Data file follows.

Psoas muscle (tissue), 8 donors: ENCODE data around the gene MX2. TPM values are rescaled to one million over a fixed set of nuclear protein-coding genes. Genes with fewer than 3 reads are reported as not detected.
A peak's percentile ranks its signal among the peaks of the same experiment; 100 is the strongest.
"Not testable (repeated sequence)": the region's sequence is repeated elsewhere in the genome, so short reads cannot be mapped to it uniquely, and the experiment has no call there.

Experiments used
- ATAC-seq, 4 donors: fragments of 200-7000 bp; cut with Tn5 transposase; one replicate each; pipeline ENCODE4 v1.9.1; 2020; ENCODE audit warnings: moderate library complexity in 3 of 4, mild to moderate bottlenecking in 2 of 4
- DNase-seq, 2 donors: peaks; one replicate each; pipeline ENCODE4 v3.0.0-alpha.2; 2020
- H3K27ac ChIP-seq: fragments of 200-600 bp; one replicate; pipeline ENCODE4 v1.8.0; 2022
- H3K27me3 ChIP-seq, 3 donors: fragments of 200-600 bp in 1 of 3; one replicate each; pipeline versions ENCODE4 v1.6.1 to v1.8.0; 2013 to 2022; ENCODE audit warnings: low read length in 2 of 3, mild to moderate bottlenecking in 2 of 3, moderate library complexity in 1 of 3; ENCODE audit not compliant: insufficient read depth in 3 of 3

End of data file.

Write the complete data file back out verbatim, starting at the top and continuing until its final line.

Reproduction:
Psoas muscle (tissue), 8 donors: ENCODE data around the gene MX2. TPM values are rescaled to one million over a fixed set of nuclear protein-coding genes. Genes with fewer than 3 reads are reported as not detected.
A peak's percentile ranks its signal among the peaks of the same experiment; 100 is the strongest.
"Not testable (repeated sequence)": the region's sequence is repeated elsewhere in the genome, so short reads cannot be mapped to it uniquely, and the experiment has no call there.

Experiments used
- ATAC-seq, 4 donors: fragments of 200-7000 bp; cut with Tn5 transposase; one replicate each; pipeline ENCODE4 v1.9.1; 2020; ENCODE audit warnings: moderate library complexity in 3 of 4, mild to moderate bottlenecking in 2 of 4
- DNase-seq, 2 donors: peaks; one replicate each; pipeline ENCODE4 v3.0.0-alpha.2; 2020
- H3K27ac ChIP-seq: fragments of 200-600 bp; one replicate; pipeline ENCODE4 v1.8.0; 2022
- H3K27me3 ChIP-seq, 3 donors: fragments of 200-600 bp in 1 of 3; one replicate each; pipeline versions ENCODE4 v1.6.1 to v1.8.0; 2013 to 2022; ENCODE audit warnings: low read length in 2 of 3, mild to moderate bottlenecking in 2 of 3, moderate library complexity in 1 of 3; ENCODE audit not compliant: insufficient read depth in 3 of 3